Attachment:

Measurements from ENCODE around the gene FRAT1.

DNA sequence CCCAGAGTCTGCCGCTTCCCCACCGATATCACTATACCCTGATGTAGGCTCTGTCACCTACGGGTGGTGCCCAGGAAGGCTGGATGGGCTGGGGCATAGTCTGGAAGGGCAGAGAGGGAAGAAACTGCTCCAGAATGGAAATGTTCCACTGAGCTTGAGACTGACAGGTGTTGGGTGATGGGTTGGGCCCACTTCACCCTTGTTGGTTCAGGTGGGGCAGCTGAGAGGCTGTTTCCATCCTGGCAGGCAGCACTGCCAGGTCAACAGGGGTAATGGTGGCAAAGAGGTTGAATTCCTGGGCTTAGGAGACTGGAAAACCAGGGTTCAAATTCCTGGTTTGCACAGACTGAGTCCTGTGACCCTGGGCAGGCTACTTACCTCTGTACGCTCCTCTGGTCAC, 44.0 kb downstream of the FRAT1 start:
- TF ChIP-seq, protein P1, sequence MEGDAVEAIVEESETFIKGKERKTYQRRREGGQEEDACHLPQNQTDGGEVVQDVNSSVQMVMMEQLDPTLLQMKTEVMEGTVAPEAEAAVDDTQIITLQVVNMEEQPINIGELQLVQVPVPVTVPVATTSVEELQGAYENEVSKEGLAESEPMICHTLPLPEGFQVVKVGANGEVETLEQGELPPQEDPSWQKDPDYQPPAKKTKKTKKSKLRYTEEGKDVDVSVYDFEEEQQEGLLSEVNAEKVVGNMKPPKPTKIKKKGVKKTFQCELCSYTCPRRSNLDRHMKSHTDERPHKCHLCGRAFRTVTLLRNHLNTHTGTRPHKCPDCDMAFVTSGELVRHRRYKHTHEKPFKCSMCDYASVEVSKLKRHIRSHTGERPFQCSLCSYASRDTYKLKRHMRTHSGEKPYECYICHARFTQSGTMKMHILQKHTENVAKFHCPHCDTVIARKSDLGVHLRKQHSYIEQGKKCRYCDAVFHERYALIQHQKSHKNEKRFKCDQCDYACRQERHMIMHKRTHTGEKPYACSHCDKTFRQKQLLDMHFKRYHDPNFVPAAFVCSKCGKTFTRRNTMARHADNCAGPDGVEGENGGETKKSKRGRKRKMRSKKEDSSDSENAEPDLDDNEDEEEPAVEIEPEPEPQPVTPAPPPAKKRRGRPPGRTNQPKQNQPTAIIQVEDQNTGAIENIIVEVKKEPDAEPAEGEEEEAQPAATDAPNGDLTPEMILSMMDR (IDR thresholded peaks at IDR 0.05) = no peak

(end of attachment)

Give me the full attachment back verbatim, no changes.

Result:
Measurements from ENCODE around the gene FRAT1.

DNA sequence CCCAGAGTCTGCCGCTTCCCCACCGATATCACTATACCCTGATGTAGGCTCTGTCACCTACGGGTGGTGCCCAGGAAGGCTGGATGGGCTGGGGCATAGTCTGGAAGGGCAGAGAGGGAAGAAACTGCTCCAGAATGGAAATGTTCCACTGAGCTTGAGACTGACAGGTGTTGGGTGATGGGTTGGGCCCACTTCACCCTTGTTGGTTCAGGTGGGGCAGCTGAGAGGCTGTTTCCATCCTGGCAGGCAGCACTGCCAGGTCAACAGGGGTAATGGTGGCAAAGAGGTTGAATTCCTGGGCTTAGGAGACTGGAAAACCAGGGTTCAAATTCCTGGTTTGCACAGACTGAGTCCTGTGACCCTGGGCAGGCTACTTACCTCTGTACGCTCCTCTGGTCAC, 44.0 kb downstream of the FRAT1 start:
- TF ChIP-seq, protein P1, sequence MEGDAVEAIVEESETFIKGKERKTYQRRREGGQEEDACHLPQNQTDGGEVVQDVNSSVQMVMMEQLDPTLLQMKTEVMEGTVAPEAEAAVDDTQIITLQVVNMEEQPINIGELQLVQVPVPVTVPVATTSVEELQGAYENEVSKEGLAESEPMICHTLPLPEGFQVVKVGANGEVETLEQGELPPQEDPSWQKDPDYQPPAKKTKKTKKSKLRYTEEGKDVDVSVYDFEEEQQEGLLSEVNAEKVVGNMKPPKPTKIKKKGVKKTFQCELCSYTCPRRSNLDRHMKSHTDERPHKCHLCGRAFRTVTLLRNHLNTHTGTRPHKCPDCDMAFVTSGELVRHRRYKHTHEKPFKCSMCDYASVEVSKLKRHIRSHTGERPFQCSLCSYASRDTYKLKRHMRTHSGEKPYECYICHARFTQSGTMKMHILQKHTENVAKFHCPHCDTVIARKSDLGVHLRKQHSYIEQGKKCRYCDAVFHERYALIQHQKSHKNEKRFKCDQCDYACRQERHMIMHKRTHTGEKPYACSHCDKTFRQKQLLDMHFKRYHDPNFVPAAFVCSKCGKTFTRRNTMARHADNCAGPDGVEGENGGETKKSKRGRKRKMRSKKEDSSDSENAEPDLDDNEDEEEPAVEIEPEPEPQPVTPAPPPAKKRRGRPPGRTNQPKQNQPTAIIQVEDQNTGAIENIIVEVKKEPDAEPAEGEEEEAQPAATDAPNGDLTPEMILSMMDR (IDR thresholded peaks at IDR 0.05) = no peak